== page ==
Grammar Guide III: Thesis Statements

Thesis statements are the bones of a paper but they can be hard to begin. This guide is full of tips & tricks to help create powerful thesis statements!


The first thing to do for your thesis statement is pick what kind of paper you’re  writing.

What this means: Narrow the focus of the work by deciding if it’s analytical, explanatory, narrative, or persuasive

Example: Making a claim about a topic(s) and justifying that claim = persuasive → “Millersville students enjoy the pond more than any other place on campus, this is because…”


Find a placement for your thesis statement that works for your paper. 

What this means: A thesis statement is traditionally at the end of the intro paragraph; however, for some papers it actually functions better within the conclusion to wrap up all the ideas. 

Example:Persuasive essays have a “convince” component therefore the thesis works better in the beginning; narrative essays have a “story” component so there is more placement flexibility


Don’t be afraid to change it!

What this means: Essays change and flow as you write them, sometimes thesis statements need to change and that is normal

Example: You originally thought more Millersville students liked the pond the most, as you research you find out they like the pond and the library equally – your thesis statement needs to mirror these findings. 


Make sure it is clear & coherent.

What this means: Your thesis statement needs to set up the focus for the paper, it sets the tone. You want it to be clear and direct to the point. You also want it to give a coherent tone throughout your paper.

Example: You don’t want to have a 5 sentence thesis statement filled with unnecessary information → clear. You don’t want your paper to have a professional tone and your thesis statement to be informal → cohesive.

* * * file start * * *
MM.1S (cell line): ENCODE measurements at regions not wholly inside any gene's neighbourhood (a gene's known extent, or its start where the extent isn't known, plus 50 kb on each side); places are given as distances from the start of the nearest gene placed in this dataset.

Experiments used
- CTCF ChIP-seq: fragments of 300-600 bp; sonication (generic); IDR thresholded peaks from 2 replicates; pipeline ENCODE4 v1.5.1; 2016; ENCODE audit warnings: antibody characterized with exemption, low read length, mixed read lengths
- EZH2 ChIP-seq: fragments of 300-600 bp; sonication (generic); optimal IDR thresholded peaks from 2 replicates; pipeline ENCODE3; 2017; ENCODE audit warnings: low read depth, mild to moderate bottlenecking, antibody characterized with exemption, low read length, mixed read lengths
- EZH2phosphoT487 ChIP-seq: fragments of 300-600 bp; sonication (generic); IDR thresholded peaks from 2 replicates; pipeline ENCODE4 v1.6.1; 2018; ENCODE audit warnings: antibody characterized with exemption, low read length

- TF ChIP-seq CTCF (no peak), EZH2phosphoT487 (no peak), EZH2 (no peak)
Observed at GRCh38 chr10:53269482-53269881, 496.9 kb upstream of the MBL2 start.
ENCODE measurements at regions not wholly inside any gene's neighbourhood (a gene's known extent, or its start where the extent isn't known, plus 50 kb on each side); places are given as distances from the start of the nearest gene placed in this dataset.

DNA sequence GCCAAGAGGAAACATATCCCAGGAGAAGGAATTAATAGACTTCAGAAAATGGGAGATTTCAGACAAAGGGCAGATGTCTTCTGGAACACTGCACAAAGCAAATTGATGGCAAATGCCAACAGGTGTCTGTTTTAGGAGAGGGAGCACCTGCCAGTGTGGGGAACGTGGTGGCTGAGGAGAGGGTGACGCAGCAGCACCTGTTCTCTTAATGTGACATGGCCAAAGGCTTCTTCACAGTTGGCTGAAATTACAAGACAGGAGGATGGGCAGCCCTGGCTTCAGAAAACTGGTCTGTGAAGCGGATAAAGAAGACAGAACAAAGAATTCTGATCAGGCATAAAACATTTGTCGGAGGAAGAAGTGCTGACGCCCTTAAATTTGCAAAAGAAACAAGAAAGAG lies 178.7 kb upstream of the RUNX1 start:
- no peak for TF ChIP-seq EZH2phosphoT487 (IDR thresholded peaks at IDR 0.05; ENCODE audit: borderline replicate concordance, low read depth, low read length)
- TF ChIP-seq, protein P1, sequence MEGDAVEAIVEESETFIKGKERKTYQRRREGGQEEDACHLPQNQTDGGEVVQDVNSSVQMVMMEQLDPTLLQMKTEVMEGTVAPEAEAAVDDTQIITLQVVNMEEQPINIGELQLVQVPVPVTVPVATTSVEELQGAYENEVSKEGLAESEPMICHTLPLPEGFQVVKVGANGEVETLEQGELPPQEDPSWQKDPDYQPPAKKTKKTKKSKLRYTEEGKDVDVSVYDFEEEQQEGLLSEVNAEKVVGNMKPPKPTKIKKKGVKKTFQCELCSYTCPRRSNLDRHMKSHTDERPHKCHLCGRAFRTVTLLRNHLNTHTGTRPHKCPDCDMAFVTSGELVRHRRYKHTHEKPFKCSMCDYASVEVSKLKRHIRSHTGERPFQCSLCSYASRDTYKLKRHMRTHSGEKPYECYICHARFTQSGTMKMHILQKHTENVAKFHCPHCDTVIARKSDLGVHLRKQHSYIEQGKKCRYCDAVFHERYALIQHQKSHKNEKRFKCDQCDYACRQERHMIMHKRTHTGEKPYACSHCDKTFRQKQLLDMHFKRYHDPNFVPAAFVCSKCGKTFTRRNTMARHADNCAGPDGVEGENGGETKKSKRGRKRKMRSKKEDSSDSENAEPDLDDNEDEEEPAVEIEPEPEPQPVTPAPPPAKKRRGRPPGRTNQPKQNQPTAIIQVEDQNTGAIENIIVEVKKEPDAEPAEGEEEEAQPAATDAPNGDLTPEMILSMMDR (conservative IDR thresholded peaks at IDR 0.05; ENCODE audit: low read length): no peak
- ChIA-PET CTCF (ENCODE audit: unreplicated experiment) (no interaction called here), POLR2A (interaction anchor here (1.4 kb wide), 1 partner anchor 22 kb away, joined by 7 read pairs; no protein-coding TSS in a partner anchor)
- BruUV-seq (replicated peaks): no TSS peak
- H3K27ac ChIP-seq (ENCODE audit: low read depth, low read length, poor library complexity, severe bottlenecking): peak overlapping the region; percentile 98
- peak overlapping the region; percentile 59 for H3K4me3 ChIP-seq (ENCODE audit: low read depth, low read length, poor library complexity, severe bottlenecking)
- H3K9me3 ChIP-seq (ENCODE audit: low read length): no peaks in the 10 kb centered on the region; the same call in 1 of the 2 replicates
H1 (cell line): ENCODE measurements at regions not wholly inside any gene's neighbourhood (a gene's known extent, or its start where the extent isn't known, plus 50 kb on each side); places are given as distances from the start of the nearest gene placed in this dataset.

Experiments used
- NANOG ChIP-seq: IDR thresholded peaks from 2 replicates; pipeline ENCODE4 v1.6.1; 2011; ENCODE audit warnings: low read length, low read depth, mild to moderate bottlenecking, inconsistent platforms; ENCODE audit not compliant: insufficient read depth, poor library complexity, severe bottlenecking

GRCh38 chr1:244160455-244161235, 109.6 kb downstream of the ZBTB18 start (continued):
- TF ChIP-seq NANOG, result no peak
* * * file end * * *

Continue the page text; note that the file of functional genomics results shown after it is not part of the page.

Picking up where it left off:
Thesis statements should be focused and avoid generalization.

What that means: Thesis statements need to have clarity and focus, generalizations do not stand up well because then the paper will have a general voice not a clear one.  

Example: “Many people feel the effects of climate change.” → TRY→ “Due to the expansion of knowledge on social media, more people are turning their attention to the effects of climate change.” 


Make sure the main topics listed in your thesis statement are the topics addressed in your body paragraphs. 

What that means: If you list certain main points within your thesis statement, they need to carry through to the body paragraphs and conclude together in the conclusion – WITHOUT adding extra main topics not included in the thesis.  

Example: “Students at Millersville enjoy reading, eating, and singing around campus because of the happy atmosphere the university strives to have.” → the body paragraphs should then address the 3 main topics, explain them, give background/evidence, and create a case. Then be wrapped up together in the conclusion. (An example on how not to do this is to take the same above idea, but add a random paragraph about doing theater and or adding new information not stated into your conclusion.)


Thesis statements DO NOT have to be only one sentence!

What that means: If your thesis statements need to be broken up into a few sentences that is okay! Especially if it is a very long paper with a lot of data to go over. However, it should be 1-2 sentences, 3 at the very very most. 

Example: “Students at Millersville University tend to like the company of furry friends over real ones. The love for animals on the campus is staggering, however, the dog is enjoyed more so than the cat, fish, or bird.”


Additional Resources to Utilize: